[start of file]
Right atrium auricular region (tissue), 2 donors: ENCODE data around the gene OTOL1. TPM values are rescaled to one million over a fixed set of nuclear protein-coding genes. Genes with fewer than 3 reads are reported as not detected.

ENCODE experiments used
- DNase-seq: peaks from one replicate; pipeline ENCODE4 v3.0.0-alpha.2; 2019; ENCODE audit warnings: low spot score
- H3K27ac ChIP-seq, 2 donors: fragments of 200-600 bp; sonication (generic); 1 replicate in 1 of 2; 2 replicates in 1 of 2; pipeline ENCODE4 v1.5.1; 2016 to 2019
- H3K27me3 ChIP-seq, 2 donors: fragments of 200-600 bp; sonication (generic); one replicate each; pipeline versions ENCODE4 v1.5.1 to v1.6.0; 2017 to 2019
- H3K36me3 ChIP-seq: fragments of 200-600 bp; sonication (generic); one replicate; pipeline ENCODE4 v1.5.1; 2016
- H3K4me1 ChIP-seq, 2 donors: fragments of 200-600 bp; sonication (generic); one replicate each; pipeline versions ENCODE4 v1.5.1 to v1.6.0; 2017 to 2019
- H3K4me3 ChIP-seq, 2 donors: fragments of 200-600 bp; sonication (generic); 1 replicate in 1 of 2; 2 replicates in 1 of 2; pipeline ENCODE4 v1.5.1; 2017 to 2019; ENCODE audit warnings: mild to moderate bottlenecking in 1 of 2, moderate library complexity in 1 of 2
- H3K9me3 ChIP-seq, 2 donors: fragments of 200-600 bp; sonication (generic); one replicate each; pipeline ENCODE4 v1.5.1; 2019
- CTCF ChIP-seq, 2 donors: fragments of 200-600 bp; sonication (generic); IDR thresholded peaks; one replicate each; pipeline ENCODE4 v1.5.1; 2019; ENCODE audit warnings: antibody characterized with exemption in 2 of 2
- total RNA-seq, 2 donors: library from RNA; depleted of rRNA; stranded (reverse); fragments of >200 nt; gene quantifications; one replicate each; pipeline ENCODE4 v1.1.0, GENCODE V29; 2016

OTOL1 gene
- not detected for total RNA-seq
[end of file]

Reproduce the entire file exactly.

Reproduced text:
Right atrium auricular region (tissue), 2 donors: ENCODE data around the gene OTOL1. TPM values are rescaled to one million over a fixed set of nuclear protein-coding genes. Genes with fewer than 3 reads are reported as not detected.

ENCODE experiments used
- DNase-seq: peaks from one replicate; pipeline ENCODE4 v3.0.0-alpha.2; 2019; ENCODE audit warnings: low spot score
- H3K27ac ChIP-seq, 2 donors: fragments of 200-600 bp; sonication (generic); 1 replicate in 1 of 2; 2 replicates in 1 of 2; pipeline ENCODE4 v1.5.1; 2016 to 2019
- H3K27me3 ChIP-seq, 2 donors: fragments of 200-600 bp; sonication (generic); one replicate each; pipeline versions ENCODE4 v1.5.1 to v1.6.0; 2017 to 2019
- H3K36me3 ChIP-seq: fragments of 200-600 bp; sonication (generic); one replicate; pipeline ENCODE4 v1.5.1; 2016
- H3K4me1 ChIP-seq, 2 donors: fragments of 200-600 bp; sonication (generic); one replicate each; pipeline versions ENCODE4 v1.5.1 to v1.6.0; 2017 to 2019
- H3K4me3 ChIP-seq, 2 donors: fragments of 200-600 bp; sonication (generic); 1 replicate in 1 of 2; 2 replicates in 1 of 2; pipeline ENCODE4 v1.5.1; 2017 to 2019; ENCODE audit warnings: mild to moderate bottlenecking in 1 of 2, moderate library complexity in 1 of 2
- H3K9me3 ChIP-seq, 2 donors: fragments of 200-600 bp; sonication (generic); one replicate each; pipeline ENCODE4 v1.5.1; 2019
- CTCF ChIP-seq, 2 donors: fragments of 200-600 bp; sonication (generic); IDR thresholded peaks; one replicate each; pipeline ENCODE4 v1.5.1; 2019; ENCODE audit warnings: antibody characterized with exemption in 2 of 2
- total RNA-seq, 2 donors: library from RNA; depleted of rRNA; stranded (reverse); fragments of >200 nt; gene quantifications; one replicate each; pipeline ENCODE4 v1.1.0, GENCODE V29; 2016

OTOL1 gene
- not detected for total RNA-seq